In the search for solutions, we might again look to Finland, where The Guardian reports "the state provides universal daycare." The biggest bill parents could expect for day care in Finland is the equivalent of about $330 a month (the national average in the U.S. is about $800, according to Care.com, and can get closer to $2,000 in some cities). And in Finland, finding high-quality childcare doesn't mean doing endless preschool tours, internet searches, interviews and waitlists. According to one parent The Guardian spoke with

"I guess the big difference is it is not stressful at all," father Tuomas Aspiala told The Guardian. "Someone else organizes everything."

According to Aspiala, when his children were waitlisted for day care due to a lack of available spots,the city of Helsinki organized a nanny share to look after them until spots opened up at the childcare center.

"The situation at the day care centre is really fantastic. It's really close, the people who look after the children are wonderful," Aspiala told The Guardian. "We really don't feel guilty about leaving them there at all."

If American parents could go to work without feeling guilty about where they are leaving their children, would 66% be feeling like failures? Probably not.

Finland's childcare solution sounds like a dream come true, but let's be real, no one is holding their breath waiting for the adoption of a similar system stateside.

In the absence of a national childcare solution, what can be done to help working parents who are bearing the emotional burden of a system that works against them?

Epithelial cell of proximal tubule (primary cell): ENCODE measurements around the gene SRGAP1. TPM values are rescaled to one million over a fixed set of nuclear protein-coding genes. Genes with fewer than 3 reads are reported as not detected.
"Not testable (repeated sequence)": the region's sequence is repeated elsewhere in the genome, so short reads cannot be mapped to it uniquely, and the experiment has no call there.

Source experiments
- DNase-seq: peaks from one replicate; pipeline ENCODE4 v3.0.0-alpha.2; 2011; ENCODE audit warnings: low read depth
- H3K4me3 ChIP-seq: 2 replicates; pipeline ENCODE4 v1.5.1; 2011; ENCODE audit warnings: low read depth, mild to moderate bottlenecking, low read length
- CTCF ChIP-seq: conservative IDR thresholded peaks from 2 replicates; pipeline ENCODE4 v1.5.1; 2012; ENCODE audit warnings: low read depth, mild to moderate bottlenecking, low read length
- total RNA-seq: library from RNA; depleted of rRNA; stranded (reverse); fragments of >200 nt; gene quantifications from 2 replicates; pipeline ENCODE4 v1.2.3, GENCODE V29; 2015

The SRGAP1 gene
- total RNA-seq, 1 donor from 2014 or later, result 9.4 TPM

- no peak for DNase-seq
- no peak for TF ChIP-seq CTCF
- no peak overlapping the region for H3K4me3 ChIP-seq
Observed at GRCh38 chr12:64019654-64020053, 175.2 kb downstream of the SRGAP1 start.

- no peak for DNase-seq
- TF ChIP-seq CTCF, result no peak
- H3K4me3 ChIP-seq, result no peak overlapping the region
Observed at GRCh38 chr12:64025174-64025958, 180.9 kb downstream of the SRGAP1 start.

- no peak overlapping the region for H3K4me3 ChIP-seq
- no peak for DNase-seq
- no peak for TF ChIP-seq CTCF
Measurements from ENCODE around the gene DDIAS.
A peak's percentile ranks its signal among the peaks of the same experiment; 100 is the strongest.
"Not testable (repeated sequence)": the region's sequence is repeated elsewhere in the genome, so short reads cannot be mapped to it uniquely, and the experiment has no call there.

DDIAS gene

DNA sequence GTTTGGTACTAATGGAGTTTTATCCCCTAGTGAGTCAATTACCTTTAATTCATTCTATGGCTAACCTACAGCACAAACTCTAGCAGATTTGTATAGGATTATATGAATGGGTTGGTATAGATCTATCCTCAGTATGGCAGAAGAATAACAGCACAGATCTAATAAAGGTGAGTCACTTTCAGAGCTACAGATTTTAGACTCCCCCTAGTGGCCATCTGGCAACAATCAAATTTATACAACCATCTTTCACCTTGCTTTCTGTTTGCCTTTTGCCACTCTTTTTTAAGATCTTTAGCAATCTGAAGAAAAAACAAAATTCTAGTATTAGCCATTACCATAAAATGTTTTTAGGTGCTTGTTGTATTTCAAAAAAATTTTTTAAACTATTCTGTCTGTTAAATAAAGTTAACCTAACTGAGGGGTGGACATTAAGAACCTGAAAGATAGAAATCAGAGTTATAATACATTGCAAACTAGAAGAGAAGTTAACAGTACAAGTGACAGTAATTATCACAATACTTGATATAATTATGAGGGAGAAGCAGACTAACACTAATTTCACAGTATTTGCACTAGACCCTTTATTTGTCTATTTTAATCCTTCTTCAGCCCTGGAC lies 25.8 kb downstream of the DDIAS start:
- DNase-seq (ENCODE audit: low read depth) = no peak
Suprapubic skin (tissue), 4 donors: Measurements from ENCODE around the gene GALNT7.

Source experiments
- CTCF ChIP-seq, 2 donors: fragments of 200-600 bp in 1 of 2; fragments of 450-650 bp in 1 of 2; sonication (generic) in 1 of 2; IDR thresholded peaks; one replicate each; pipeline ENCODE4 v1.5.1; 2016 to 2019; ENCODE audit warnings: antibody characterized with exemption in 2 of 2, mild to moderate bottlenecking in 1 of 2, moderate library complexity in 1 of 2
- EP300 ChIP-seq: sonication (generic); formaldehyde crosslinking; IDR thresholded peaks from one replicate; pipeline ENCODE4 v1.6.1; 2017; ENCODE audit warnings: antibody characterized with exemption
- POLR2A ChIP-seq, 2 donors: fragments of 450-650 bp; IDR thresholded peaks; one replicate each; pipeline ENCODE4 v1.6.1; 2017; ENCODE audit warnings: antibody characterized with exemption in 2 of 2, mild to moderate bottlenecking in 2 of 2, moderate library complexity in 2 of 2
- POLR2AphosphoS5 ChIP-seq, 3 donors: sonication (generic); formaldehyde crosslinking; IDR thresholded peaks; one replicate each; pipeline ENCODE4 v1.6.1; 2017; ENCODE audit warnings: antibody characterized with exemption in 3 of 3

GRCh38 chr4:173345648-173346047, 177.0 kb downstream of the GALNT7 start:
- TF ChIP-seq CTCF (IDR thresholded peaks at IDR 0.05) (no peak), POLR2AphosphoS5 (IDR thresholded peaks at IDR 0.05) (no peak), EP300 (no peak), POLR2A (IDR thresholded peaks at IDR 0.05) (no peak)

Parents shouldn't cover for the system's failures, and should speak up

According to Hopke, individuals can challenge the system by being more understanding of all who are working within it. "[One] thing employees can do is challenge themselves to be more inclusive of all people and needs. The more we create a culture that values diversity and inclusion, the more likely people within an organization are to ask about and support the needs of everyone, including working parents."

When this happens, change can move up in a company, and again, Hopke says parents need to be vocal about what we need and know that we are assets to our employers because of our dual role, not despite it.

"Organizing with others from a grassroots level to advocate for change is also something I advise. Many organizations we work with implement policies and programs as a result of efforts that came from a group of employees rather than an idea from HR or benefits," Hopke explains.

Maybe you have an idea for implementing or optimizing parental leave, on-site day care, childcare subsidies, or flexible work arrangements that could be the catalyst for removing the burden of perceived failure from your fellow employees' shoulders.

"Ask leaders tough questions about why they don't support parents in the way that you are looking for and let them know that you know why it is important to the organization to value parents more," Hopke suggests. "And in the end if you don't get the answers you want, then do your research to find an organization that provides a culture you are looking for. They are out there and the more we push the envelope within our current organizations, the more there will be over time."

Unfortunately, change does take time, but if you are feeling like a failure as a working parent, don't.

You are doing what you need to do right now for your family and there is nothing wrong with that. But remember that you can use your voice (and your vote come election time—ask your reps about childcare and paid leave!) to change the culture that is making individual parents shoulder the pressure for an entire work culture.

[A version of this post was published January 8, 2019. It has been updated.]

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Did you hear that? That was the sound of Nordstrom and Maisonette making all your kid's summer wardrobe dreams come true.